Andy Warhol Museum

Through January 24
10 a.m. – 5 p.m.

Move over 13 Most Beautiful, it’s time for 13 Most Wanted. And these guys are, quite literally, ready for their close-up.

You still have a few weeks left to experience two special exhibitions unveiled during the fall at The Andy Warhol Museum—each with its own historical significance—13 Most Wanted Men: Andy Warhol and the 1964 World’s Fair and Chuck Connelly: My America.

Marking the 50th anniversary of a Warhol scandal that unfolded during the 1964 World’s Fair, 13 Most Wanted Men explores the controversy surrounding work commissioned for the facade of the New York State Pavilion. Creating a bold mural proposal for the Fair’s pavilion site, Warhol eschewed the everyday objects of his Pop Art vocabulary and instead chose to enlarge mug shots of criminals. At the time, Warhol was in the early stage of his career and the World’s Fair commission presented a high profile opportunity for the artist. For the project, Warhol applied his contemporary sensibility to depicting a group of criminals wanted by the NYPD. Responding severely to what may seem like an innocent series of images to 21st-century eyes, Warhol’s mural proposal was at once provocative and progressive, both visually and culturally. Fearing scandal and recourse, officials painted over the ill-fated mural just days after it was installed, leaving only one large silver panel visible when the Fair opened to the public.

The engaging exhibition will give visitors a glimpse into this pivotal period in Warhol’s prolific career. Featured are paintings Warhol produced later that year, from the same screens he used to make the pavilion mural. Augmenting these works is a selection of archival documents and ephemera that tell the fascinating back-story of the mural’s creation and its mysterious demise. Along with exploring Warhol’s pioneering practice, 13 Most Wanted Men also examines issues of censorship and historical context. The compelling exhibition was developed collaboratively by The Warhol and the Queens Museum, which is located on the grounds of the New York World’s Fair, just 200 yards from where the artist’s storied mural briefly appeared.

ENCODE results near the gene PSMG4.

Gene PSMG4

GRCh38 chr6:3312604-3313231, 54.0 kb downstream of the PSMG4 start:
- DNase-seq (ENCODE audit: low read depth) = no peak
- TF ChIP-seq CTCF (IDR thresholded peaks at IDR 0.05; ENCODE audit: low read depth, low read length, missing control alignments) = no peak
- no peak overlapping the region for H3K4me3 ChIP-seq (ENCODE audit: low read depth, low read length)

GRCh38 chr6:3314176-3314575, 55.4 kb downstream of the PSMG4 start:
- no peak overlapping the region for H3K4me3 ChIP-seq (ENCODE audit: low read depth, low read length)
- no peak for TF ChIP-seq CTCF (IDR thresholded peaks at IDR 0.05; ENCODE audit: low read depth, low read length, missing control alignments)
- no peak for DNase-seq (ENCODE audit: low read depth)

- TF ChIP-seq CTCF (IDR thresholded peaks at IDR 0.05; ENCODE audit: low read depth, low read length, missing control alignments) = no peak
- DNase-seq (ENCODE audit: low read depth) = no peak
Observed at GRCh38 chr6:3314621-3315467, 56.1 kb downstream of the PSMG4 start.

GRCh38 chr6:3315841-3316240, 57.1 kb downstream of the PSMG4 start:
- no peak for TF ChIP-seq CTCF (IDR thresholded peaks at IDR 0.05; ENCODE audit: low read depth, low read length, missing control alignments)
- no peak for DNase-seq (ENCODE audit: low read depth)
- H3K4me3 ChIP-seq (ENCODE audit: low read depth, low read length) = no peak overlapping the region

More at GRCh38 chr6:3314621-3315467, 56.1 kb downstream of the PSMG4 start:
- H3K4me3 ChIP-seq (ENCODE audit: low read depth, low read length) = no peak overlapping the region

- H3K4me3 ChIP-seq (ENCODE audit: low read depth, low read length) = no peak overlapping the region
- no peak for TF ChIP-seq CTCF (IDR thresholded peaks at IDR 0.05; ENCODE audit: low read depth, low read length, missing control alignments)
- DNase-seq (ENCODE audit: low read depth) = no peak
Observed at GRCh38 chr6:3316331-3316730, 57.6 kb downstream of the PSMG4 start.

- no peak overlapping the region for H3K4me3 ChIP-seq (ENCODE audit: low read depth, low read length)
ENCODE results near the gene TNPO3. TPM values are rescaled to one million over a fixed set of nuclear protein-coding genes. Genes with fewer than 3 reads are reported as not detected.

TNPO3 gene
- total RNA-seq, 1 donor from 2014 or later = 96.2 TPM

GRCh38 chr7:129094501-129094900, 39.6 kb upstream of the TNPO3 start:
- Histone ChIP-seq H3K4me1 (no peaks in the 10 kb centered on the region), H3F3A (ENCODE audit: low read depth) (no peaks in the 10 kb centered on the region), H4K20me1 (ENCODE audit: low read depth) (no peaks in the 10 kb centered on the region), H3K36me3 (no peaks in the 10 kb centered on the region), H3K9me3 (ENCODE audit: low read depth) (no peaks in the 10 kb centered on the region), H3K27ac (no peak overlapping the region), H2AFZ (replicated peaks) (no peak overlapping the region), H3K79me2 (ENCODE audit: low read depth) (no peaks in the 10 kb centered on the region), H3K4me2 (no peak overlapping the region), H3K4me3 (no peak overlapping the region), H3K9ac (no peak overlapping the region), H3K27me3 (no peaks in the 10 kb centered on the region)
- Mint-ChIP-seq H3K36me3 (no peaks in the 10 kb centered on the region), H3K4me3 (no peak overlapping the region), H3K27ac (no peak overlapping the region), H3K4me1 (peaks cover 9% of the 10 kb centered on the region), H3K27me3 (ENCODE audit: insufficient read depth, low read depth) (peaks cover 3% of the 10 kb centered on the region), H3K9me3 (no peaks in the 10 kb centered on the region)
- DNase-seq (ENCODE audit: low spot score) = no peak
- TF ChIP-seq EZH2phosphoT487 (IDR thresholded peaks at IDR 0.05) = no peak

Also on view in tandem with 13 Most Wanted Men is the first solo museum exhibition of contemporary expressionist painter Chuck Connelly. Representing The Warhol’s contribution to the 2014 Pittsburgh Biennial, Chuck Connelly: My America embodies the artist’s personal journey through the past four decades. Featured works are displayed in a progression that combines Connelly’s “grand art historical themes with contemporary social commentary.”

Born in Pittsburgh in 1955, Connelly graduated from Philadelphia’s Tyler School of Art in 1977. By the mid-1980s, he had emerged as a key figure within New York’s neo-expressionist painting scene. Known for his thickly layered brush strokes, lush canvases and bold palettes, Connelly’s subject matter spans everything from religious imagery, memory, cosmic visions and hidden narratives, to portraits, landscapes and familiar Victorian homes. Critics have compared Connelly’s work to masters such as Chaim Soutine (1893 – 1943) and Vincent van Gogh (1853 – 1890), while his grittier urban landscapes recall American realist painters such as George Bellows (1882 – 1925). This first solo museum show to focus on Connelly will provide visitors with a rare and comprehensive look at the resilient career of a prolific living painter who has been working for more than 40 years.

Go beyond the gallery to further explore the work of Warhol and Connelly at one of the museum’s public programs.

On December 12th, don’t miss a discussion with Nicholas Chambers, The Warhol’s Milton Fine Curator of Art, along with the influential poet John Giorno, who is the star of Andy Warhol’s 1963 film Sleep. The initiator of Dial-a-Poem (a poem recording project with writers that included Frank O’Hara and Patti Smith) in 1968, and the subject of an upcoming one-man exhibition at the Palais de Tokyo in Paris, Giorno has been a pivotal catalyst and connector for generations of New York visual artists, writers and performers.

Watch a behind-the-scenes video of assistant curator Jessica Beck talking with Chuck Connelly in his studio.